Airs on Friday May 13 in place of Insight at 7 p.m.
You get this feeling of sweeping non-violent movements today, in part because the knowledge is sweeping of how to fight without violence, and the fact that there may be better results as a consequence of that." (Mary King, author of the Freedom Song: A Personal Story of the 1960s Civil Rights Movement)
The 20th century was dominated by the rise of totalitarian regimes and new levels of destructive warfare and violence. At the same time, from Gandhi, to the American South, to the Solidarity movement in Poland, a different force also gathered steam, the power of the people to resist tyranny and authoritarianism through civil resistance.
In this episode of America Abroad, we explore the strategies and techniques behind successful nonviolent campaigns, from India’s fight for independence through the American civil rights movement to some of today’s struggles for freedom and against dictators, oppression, and corruption. We go on the ground to explore movements in Colombia, India and Zimbabwe, and talk to experts and activists about why nonviolent movements are twice as likely to succeed than violent campaigns. We also learn how authoritarian governments are adjusting their tactics as they seek to suppress the power of the people.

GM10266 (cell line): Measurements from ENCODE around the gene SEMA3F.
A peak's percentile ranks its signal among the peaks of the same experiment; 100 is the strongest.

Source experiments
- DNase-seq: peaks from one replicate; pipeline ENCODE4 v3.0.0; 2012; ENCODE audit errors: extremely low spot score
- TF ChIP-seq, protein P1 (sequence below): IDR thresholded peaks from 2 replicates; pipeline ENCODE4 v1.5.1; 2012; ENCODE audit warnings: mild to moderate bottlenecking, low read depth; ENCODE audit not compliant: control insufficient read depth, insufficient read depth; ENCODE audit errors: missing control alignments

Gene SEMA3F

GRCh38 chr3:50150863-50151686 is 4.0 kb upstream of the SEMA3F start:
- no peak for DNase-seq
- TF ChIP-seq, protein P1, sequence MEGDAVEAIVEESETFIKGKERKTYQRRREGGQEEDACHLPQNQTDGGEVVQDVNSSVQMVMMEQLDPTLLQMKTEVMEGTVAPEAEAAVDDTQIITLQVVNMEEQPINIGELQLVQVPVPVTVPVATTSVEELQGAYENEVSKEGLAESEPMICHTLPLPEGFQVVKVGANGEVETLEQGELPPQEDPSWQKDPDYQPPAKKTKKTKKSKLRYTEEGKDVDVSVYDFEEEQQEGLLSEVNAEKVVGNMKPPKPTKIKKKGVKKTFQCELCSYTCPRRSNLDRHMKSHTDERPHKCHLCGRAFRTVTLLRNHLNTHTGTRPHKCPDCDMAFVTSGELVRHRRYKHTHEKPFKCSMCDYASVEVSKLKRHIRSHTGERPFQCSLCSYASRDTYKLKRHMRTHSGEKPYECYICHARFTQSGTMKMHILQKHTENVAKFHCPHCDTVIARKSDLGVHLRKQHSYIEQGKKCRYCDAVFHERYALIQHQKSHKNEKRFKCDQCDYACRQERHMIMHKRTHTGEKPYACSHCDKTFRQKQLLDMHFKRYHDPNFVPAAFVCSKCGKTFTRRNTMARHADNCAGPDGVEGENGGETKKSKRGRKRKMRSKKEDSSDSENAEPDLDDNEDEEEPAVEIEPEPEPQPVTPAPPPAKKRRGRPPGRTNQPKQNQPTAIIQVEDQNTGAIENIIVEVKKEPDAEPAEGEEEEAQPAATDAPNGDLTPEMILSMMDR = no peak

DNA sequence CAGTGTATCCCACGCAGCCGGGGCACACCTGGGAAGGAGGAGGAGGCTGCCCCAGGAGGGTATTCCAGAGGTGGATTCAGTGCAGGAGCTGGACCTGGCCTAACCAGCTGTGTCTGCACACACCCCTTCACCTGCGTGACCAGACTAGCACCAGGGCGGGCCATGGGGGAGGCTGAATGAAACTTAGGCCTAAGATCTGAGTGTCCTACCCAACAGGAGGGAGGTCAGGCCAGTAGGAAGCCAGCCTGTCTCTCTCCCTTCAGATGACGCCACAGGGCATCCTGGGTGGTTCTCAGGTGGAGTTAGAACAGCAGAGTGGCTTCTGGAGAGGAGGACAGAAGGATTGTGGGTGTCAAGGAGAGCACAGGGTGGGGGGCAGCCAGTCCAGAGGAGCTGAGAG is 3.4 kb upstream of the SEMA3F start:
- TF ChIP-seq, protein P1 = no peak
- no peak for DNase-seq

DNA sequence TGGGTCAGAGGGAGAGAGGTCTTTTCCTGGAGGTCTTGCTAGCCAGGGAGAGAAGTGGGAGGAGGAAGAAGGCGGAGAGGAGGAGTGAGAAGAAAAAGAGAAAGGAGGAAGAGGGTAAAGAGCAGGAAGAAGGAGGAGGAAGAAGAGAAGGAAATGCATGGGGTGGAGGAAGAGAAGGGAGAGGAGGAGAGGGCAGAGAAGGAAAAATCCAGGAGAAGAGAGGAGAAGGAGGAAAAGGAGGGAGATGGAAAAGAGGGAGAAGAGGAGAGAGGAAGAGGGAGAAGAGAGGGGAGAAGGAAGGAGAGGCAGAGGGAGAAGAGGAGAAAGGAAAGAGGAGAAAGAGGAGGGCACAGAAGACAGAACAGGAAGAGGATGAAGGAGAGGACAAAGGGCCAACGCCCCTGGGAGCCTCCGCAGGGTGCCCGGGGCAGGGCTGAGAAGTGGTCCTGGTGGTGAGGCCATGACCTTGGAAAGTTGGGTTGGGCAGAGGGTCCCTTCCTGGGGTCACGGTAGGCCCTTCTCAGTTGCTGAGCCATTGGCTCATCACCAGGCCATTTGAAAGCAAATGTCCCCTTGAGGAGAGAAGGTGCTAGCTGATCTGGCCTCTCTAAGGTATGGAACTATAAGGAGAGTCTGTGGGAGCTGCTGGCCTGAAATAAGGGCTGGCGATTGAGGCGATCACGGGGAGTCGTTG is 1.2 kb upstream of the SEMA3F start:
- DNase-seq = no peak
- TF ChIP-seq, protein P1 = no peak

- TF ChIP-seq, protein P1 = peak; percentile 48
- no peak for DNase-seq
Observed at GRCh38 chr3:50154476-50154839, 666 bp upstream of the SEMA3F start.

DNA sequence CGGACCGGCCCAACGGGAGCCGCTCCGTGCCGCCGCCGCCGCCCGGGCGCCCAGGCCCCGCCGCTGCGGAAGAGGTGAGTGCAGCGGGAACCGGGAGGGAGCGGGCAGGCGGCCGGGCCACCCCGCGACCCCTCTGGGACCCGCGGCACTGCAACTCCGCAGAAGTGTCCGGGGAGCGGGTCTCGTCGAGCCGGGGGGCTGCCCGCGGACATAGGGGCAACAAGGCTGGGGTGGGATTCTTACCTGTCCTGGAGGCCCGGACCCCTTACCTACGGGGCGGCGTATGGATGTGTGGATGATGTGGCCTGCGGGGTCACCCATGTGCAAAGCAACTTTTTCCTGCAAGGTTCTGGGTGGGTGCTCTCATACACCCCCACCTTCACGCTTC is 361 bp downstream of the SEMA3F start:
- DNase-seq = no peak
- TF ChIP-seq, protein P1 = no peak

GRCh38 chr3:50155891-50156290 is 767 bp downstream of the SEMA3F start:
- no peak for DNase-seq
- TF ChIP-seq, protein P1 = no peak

Walter Conser: History professor, University of North Carolina, Wilmington
Erica Chenoweth: Professor, University of Denver’s School International Studies
Jesús Emilio Tuberquia: Leader of the San José de Apartadó Peace Community in Colombia
Mary King: Political scientist and the author of the Freedom Song: A Personal Story of the 1960s Civil Rights Movement
Rev. James Lawson: Leader in the American civil rights movement and former pastor of Holman United Methodist Church
Hardy Merriman: President of the International Center on Nonviolent Conflict
Jenni Williams: Co-founder of Woman of Zimbabwe Arise (WOZA)